Date of Award

12-1-2017

Degree Name

Doctor of Philosophy

Department

Molecular, Cellular, and Systemic Physiology

First Advisor

Ellsworth, Buffy

Abstract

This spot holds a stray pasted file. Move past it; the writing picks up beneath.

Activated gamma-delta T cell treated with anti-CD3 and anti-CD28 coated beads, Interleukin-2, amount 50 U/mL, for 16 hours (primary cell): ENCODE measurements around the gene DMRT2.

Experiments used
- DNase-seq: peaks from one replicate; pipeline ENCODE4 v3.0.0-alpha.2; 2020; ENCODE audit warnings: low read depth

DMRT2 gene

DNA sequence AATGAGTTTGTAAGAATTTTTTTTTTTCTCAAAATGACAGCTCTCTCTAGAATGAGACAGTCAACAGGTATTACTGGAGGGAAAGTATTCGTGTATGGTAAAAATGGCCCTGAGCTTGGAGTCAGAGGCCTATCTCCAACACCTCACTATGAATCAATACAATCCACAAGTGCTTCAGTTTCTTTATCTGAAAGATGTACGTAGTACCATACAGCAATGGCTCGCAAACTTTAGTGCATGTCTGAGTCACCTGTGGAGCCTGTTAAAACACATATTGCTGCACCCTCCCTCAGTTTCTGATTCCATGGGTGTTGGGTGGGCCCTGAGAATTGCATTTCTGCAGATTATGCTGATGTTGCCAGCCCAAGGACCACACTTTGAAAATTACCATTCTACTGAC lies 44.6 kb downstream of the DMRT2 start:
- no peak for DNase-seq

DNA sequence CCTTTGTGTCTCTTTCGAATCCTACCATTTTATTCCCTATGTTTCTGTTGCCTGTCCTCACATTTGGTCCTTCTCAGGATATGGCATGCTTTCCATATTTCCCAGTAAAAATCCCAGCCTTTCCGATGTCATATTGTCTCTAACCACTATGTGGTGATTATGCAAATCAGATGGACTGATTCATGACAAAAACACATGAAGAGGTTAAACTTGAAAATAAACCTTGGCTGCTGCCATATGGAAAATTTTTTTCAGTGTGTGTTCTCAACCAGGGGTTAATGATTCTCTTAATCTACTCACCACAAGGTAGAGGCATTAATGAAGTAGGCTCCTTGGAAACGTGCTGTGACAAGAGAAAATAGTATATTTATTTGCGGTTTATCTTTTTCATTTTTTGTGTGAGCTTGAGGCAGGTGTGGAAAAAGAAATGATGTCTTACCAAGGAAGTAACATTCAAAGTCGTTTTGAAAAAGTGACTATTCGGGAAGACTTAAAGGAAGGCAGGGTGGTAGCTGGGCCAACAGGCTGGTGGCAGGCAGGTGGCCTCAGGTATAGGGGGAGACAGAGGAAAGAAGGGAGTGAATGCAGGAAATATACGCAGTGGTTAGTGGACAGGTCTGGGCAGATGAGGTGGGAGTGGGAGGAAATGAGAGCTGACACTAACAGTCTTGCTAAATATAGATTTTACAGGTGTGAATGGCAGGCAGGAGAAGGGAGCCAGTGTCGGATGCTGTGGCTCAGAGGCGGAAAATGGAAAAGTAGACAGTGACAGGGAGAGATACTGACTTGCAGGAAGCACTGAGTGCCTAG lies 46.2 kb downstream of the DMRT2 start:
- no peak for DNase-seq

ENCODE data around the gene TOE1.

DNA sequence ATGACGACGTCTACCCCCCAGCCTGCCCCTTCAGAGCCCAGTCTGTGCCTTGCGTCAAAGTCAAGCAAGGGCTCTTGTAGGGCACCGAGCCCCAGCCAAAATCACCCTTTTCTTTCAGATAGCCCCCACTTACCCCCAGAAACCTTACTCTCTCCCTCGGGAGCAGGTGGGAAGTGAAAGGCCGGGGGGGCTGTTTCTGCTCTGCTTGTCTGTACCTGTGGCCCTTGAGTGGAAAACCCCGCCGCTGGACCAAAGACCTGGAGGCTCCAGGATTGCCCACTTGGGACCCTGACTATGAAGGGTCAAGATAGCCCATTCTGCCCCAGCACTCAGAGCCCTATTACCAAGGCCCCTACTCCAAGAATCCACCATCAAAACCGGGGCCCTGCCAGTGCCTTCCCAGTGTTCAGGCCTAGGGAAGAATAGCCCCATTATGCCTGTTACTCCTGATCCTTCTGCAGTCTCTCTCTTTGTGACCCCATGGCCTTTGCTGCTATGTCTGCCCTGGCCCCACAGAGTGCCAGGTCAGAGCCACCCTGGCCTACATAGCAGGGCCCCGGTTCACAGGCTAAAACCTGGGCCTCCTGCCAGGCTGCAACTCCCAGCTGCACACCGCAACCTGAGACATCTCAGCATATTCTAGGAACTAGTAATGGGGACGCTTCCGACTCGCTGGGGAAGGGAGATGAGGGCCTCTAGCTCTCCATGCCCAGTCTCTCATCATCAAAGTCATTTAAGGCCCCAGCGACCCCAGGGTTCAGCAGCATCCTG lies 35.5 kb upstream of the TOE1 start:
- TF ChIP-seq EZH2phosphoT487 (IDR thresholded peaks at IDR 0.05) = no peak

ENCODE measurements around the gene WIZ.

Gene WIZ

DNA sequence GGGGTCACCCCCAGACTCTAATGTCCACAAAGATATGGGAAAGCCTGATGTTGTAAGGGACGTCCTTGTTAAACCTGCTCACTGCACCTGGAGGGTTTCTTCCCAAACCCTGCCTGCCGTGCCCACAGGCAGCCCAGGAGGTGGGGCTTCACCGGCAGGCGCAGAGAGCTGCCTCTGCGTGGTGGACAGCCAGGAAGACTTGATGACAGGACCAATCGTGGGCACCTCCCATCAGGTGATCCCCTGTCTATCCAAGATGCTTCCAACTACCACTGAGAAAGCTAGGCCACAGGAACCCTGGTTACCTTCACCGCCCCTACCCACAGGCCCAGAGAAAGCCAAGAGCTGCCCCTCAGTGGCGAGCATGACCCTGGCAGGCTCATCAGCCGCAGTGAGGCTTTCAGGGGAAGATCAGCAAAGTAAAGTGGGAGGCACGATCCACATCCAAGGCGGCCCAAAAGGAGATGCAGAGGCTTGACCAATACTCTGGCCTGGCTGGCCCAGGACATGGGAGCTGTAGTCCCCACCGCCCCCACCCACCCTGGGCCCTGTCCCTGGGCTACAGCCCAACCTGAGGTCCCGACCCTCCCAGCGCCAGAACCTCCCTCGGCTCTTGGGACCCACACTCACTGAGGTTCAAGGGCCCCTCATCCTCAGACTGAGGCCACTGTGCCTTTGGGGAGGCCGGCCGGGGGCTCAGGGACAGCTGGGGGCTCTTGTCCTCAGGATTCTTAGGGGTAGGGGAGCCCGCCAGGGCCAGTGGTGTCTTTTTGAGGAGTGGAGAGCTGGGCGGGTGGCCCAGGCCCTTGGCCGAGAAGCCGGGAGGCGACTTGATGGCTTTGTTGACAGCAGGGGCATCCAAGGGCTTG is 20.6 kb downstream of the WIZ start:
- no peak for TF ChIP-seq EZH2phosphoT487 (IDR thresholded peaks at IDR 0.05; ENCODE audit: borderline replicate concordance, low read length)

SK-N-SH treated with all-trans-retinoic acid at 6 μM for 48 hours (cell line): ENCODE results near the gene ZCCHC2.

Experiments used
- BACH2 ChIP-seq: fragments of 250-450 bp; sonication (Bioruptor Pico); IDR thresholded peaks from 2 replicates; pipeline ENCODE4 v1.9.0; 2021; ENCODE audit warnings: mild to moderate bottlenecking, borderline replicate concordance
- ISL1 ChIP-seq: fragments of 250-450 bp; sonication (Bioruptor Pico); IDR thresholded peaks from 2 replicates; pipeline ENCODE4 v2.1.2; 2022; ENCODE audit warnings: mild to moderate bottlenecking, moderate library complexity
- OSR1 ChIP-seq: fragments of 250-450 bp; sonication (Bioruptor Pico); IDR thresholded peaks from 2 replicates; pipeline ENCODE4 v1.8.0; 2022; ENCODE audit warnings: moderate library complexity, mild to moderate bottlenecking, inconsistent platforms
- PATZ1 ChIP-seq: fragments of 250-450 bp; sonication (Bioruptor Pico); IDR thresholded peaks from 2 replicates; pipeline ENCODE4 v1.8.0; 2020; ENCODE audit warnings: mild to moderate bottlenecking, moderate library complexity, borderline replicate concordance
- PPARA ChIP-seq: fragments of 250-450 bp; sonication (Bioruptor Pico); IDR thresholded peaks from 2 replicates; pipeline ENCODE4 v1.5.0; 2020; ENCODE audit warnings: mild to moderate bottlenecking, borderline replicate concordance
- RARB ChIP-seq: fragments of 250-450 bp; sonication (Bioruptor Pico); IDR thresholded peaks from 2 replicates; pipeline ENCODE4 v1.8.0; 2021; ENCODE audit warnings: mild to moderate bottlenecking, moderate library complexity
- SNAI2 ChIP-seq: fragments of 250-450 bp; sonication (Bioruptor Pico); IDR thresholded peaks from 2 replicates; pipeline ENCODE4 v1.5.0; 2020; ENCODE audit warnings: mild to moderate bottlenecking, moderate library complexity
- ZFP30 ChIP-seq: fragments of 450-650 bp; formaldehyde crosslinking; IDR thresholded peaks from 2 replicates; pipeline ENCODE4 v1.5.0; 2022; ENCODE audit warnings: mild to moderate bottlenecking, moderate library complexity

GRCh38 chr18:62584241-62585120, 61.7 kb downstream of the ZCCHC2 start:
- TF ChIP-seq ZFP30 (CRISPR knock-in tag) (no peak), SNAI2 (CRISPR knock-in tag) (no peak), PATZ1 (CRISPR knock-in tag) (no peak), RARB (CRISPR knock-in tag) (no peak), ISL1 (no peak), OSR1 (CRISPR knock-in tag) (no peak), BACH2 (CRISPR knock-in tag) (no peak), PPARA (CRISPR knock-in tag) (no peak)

Various mouse models have allowed for identification of several transcription factors that are necessary for pituitary development. Lesions in the transcription factor genes result in pituitary hormone deficiency. Hormone deficiencies occur in approximately one in 4000 live births. Pituitary hormone deficiency may occur due to loss of a single hormone causing isolated hormone deficiency or several hormones leading to combined pituitary hormone deficiency (CPHD). Defects in genes such as LHX3, LHX4, RPX, PROP1, and PIT1 are known to contribute to CPHD in humans. FOXO1 is a member of a large family of forkhead transcription factors. FOXO1 is expressed in various tissues where it functions to regulate metabolism, maintenance of cell differentiation, vascular development, cell cycle progression and apoptosis. Previous studies in our laboratory found that FOXO1 is expressed in different subsets of pituitary cells during embryonic pituitary development, with almost 50% of GH positive somatotropes also immunopositive for FOXO1. However, the roles of FOXO1 during pituitary development have not been extensively explored. Therefore, this research focuses on the contributions of FOXO1 to pituitary development and exploration of FOXO1 as a candidate gene for CPHD. In this study, a mouse model (Foxo1 cKO) is used wherein the Foxo1 gene has been deleted in the pituitary gland by Cre-LoxP recombination system. First, expression of several genes was examined that might be associated with loss of FOXO1 in the pituitary with an aim to place FOXO1 within the hierarchy of transcription factors critical for pituitary development. The early pituitary organizers, PITX2, PITX3, LHX3, LHX4, are not affected due to deletion of Foxo1 suggesting that FOXO1 is not critical for the initial induction of oral ectoderm to form Rathke’s pouch during the early stages of pituitary development. PIT1 marks the progenitors committed to becoming somatotropes, thyrotropes or lactotropes. No apparent difference in Pit1 mRNA level as well as PIT1 immunostaining between cKO and wildtype embryos suggests that FOXO1 does not affect the commitment of progenitors to cells of the PIT1 lineage. The most significant effects of Foxo1 deletion in the pituitary gland was observed in somatotrope differentiation. There was a drastically decreased mRNA level of Ghrhr, a marker of terminally differentiated somatotropes as well as reduced expression of Neurod4 in Foxo1 cKO embryos compared to wildtype littermates. NEUROD4 is downstream of FOXO1. Another study suggests that Neurod4 deletion in the pituitary gland affects maturation of somatotrope while preserving other cell types of anterior pituitary. NEUROD4 is essential for expression of Ghrhr during embryonic development as Neurod4 deletion results in fewer somatotropes and a complete lack of Ghrhr. Therefore, it can be implied that NEUROD4 may act as an intermediate in FOXO1 mediated terminal somatotrope differentiation and loss of FOXO1 in pituitary tissue is impeding somatotrope differentiation. We also assessed the functional consequences of loss of FOXO1 in postnatal mice. The delay in differentiation of somatotropes that was evident during embryonic development seems to have recovered by P10. Therefore, we suggest that FOXO1 is important for somatotrope differentiation embryonically. FOXO1 is important for somatotrope function postnatally also. Gh1 expression, GH pituitary content and serum IGF1 levels are significantly reduced at P21. However, the cKO mice do not exhibit any growth deficit indicating that FOXO1 is dispensable for postnatal somatotrope expansion and growth. Our results show that the embryonic somatotrope phenotype associated with deletion of Foxo1 does not result in any morphological changes in postnatal cKO mice. A gene expression profiling study was done to ascertain the changes in transcriptome of the embryonic pituitary lacking FOXO1. We identified Slc25a33 and Deptor as differentially expressed genes. SLC25A33 is involved with transport of pyrimidine nucleotides across mitochondrial membrane and such transport is essential for mitochondrial DNA and RNA metabolism. Studies involving overexpression of Slc25a33 in human cells have shown it enhances cell size and mitochondrial thymidine triphosphate level but decreases ROS. Its knockdown causes depletion of mitochondrial DNA, reduced oxidative phosphorylation, cell size, and mitochondrial UTP levels, and increased ROS levels. SLC25A33 essentially maintains mitochondrial function as it regulates mitochondrial DNA replication and the ratio of transcription of mitochondrial genes relative to nuclear genes. DEPTOR acts as an intermediate in BAF60c-induced AKT activation that results in a metabolic switch from oxidative phosphorylation to glycolysis in fast-twitch myofiber. Such a switch is considered to protect mice from diet induced insulin resistance and glucose intolerance in diabetic state. In differentiating cells, significant oxidative damage occurs, which can be attributed to higher mitochondrial activity. Embryonic stem cells undergoing differentiation exhibit increased mitochondrial activity associated with mitochondrial DNA replication to encode mitochondrial electron transport chain components. During osteogenic differentiation, there is a significant increase in expression of Slc25a33, with concomitant increase in mitochondrial oxygen consumption. Similar changes have been reported during spontaneous embryonic stem cell differentiation with increase in ROS production associated with differentiation. Identification of Slc25a33 and Deptor brings to our attention, a possible mechanism which might explain the delayed somatotrope differentiation phenotype in Foxo1 cKO pituitary. We hypothesize that loss of FOXO1 and resulting suppression of Slc25a33 and Deptor results in perturbation in mitochondrial replication and imbalances ROS homeostasis, which thereby affects mitochondrial function. This hinders the somatotrope’s ability to switch to more energetically demanding metabolic pathways that are essential during terminal differentiation. A metabolic switch may be the key to the terminal differentiation of mature somatotropes from their committed progenitor cells. Our findings thus provide new insights and opens avenues for future research to investigate mechanisms of somatotrope development.